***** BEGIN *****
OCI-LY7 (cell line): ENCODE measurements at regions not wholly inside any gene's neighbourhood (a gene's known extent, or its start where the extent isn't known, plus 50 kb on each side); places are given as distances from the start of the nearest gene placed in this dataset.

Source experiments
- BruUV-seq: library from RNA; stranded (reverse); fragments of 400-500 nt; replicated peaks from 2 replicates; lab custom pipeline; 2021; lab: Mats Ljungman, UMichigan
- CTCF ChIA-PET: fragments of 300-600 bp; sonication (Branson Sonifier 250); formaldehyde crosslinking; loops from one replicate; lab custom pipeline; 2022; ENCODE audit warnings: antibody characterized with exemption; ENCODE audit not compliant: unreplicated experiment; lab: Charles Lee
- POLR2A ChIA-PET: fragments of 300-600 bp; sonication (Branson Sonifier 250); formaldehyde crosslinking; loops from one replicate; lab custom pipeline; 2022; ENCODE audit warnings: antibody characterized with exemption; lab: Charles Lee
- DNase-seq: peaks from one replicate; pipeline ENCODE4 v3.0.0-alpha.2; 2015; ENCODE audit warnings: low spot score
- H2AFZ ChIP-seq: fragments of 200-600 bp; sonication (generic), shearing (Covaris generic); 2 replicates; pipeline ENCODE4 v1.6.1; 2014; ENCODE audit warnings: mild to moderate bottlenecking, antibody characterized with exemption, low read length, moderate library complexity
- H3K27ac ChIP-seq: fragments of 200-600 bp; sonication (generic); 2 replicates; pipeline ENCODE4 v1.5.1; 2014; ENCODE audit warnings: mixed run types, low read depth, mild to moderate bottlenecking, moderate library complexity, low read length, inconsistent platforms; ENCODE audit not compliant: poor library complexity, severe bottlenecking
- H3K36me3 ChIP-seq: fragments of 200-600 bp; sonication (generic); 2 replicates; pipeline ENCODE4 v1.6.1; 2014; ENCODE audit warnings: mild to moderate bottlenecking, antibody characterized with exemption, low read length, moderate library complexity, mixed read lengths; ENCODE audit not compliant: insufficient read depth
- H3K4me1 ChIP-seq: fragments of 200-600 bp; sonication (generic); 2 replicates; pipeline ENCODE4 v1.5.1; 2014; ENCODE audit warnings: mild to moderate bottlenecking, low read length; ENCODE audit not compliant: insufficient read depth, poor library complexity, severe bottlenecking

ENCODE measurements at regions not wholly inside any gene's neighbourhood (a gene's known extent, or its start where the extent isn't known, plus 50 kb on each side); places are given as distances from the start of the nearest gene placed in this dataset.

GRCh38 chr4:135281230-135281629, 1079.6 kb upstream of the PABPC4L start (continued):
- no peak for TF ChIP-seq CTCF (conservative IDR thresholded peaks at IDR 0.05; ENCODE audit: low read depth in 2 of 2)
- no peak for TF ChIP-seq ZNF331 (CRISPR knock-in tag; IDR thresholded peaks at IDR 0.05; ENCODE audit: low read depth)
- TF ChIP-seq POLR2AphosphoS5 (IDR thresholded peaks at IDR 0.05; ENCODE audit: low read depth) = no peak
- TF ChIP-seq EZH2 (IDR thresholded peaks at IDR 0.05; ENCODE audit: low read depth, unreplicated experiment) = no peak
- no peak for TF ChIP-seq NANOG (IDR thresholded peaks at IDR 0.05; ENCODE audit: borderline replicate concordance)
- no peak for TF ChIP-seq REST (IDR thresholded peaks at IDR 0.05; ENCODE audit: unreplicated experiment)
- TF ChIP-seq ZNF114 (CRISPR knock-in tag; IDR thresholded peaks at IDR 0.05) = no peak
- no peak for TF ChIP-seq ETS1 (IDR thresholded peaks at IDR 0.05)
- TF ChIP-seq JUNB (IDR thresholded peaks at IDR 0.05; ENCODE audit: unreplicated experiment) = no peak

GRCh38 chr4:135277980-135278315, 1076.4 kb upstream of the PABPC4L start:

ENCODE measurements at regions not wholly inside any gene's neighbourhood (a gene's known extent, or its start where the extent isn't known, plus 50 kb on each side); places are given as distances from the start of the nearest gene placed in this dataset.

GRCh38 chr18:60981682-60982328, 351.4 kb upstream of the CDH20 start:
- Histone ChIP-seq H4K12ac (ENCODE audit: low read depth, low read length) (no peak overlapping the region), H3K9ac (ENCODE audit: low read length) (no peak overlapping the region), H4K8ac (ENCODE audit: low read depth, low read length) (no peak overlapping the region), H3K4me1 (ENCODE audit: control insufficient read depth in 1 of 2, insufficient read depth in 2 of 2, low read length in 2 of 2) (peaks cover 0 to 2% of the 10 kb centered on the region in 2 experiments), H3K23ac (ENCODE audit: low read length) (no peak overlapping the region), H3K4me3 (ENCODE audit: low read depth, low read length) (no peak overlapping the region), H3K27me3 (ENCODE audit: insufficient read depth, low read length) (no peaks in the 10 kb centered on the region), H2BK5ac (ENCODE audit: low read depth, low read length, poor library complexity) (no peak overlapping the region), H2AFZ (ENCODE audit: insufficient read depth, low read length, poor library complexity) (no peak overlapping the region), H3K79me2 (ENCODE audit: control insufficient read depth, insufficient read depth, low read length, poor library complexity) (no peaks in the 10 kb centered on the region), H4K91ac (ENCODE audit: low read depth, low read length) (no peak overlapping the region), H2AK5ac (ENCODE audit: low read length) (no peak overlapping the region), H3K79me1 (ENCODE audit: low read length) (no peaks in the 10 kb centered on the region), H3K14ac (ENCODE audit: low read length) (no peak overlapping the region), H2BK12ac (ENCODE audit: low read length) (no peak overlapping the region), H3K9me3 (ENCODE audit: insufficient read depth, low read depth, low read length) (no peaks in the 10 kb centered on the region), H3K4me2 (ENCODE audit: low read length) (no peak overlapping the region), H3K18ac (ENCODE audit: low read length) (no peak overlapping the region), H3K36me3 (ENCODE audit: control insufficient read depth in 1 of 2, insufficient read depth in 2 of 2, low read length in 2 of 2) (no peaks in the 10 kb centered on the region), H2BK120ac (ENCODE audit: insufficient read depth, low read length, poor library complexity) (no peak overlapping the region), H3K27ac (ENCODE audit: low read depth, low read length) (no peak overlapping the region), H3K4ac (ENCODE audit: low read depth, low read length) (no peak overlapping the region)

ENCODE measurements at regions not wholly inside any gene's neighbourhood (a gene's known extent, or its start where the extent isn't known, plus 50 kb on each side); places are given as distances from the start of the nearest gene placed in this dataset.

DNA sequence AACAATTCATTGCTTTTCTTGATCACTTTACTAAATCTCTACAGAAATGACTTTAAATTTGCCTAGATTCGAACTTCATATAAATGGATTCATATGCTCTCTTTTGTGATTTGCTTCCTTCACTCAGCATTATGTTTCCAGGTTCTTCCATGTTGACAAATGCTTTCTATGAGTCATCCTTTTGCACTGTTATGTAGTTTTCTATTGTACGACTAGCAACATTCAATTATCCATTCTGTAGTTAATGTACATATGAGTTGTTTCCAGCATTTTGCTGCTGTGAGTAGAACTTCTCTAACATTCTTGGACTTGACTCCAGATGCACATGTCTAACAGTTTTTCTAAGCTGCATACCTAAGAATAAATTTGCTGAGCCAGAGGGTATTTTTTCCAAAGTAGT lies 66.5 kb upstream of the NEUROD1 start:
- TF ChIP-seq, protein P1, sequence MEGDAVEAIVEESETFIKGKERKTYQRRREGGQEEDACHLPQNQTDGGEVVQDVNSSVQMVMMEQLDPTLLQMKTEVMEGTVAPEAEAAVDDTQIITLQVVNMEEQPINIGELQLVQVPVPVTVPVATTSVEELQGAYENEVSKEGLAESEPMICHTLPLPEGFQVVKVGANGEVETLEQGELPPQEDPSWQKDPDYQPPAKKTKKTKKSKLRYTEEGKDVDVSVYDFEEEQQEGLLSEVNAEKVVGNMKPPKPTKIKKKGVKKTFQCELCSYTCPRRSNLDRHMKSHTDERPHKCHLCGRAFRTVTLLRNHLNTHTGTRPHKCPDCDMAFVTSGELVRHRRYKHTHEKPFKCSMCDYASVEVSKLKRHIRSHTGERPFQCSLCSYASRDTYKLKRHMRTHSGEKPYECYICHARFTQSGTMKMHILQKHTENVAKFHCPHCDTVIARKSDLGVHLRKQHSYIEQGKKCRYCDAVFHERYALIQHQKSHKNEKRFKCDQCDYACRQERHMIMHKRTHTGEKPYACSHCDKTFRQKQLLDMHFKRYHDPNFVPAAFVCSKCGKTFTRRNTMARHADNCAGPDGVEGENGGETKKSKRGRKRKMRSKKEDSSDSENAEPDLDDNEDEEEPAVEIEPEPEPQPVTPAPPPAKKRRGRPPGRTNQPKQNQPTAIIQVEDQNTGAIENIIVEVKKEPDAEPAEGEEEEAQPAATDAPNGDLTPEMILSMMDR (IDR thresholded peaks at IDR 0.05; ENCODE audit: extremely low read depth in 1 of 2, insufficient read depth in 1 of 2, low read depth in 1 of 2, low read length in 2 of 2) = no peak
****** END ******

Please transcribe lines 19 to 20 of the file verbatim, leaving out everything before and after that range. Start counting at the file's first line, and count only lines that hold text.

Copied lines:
- TF ChIP-seq ZNF114 (CRISPR knock-in tag; IDR thresholded peaks at IDR 0.05) = no peak
- no peak for TF ChIP-seq ETS1 (IDR thresholded peaks at IDR 0.05)